Slow sinks, more lovely ere his race be run, Along Morea's hills the setting sun; Not, as in northern climes, obscurely bright, But one unclouded blaze of living light; O'er the hushed deep the yellow beam he throws, Gilds the green wave that trembles as it glows. On old Aegina's rock and Idra's isle The god of gladness sheds his parting smile; O'er his own regions lingering loves to shine, Though there his altars are no more divine. Descending fast, the mountain-shadows kiss Thy glorious [gulf,]1 unconquered Salamis! Their azure arches through the long expanse, More deeply purpled, meet his mellowing glance, And tenderest tints, along their summits driven, Mark his gay course, and own the hues of heaven; Till, darkly shaded from the land and deep, Behind his Delphian [rock]2 he sinks to sleep.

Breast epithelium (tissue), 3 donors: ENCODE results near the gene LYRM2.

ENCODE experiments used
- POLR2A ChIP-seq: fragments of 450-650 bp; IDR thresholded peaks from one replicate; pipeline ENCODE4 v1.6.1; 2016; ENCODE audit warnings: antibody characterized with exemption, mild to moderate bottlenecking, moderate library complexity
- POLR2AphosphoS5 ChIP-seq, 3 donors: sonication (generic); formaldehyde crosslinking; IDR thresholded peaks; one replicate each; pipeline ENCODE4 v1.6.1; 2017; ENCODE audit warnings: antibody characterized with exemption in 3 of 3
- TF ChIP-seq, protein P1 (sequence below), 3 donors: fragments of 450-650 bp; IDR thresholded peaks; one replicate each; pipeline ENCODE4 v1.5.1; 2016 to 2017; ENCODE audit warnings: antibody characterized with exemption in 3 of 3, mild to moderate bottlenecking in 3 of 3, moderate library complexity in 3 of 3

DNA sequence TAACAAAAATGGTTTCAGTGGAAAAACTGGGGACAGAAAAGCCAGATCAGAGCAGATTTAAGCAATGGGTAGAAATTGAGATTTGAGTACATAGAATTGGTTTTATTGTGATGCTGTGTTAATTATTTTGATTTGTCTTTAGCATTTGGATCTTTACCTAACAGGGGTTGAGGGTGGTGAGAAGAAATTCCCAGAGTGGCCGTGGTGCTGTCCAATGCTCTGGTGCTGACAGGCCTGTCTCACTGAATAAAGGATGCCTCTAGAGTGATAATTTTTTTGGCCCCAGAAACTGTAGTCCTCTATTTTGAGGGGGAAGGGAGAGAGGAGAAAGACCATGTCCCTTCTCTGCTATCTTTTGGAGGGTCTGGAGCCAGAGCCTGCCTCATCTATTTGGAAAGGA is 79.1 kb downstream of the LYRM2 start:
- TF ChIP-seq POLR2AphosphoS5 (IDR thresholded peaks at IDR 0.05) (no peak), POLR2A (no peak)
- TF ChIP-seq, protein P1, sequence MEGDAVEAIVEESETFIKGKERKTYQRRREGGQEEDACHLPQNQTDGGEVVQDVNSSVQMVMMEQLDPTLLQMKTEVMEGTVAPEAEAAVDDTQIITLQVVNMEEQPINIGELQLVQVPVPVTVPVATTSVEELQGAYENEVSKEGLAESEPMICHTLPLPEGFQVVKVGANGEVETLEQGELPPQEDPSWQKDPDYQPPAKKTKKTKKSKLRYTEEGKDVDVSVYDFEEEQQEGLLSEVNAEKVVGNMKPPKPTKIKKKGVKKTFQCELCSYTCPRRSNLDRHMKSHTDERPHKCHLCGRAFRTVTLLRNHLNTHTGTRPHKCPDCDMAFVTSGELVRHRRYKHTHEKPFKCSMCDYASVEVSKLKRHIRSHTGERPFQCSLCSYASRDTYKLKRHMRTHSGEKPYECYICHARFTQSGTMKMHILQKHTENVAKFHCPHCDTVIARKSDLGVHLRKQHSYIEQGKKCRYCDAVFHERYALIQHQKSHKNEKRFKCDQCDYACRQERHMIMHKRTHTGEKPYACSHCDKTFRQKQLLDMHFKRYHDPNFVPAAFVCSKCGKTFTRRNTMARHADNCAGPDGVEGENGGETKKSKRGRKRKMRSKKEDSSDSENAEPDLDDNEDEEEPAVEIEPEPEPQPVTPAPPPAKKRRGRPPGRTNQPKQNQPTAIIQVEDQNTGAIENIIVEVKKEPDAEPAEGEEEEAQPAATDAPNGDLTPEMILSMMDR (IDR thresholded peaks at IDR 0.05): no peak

1 omitted by Still
2 Still: "cliff"
- by George Gordon Noel Byron, Lord Byron (1788 - 1824), from The Curse of Minerva [author's text checked 1 time against a primary source]
Musical settings (art songs, Lieder, mélodies, (etc.), choral pieces, and other vocal works set to this text), listed by composer (not necessarily exhaustive)
Researcher for this text: Graham Musto
This text was added to the website: 2004-05-04
Line count: 18
Word count: 135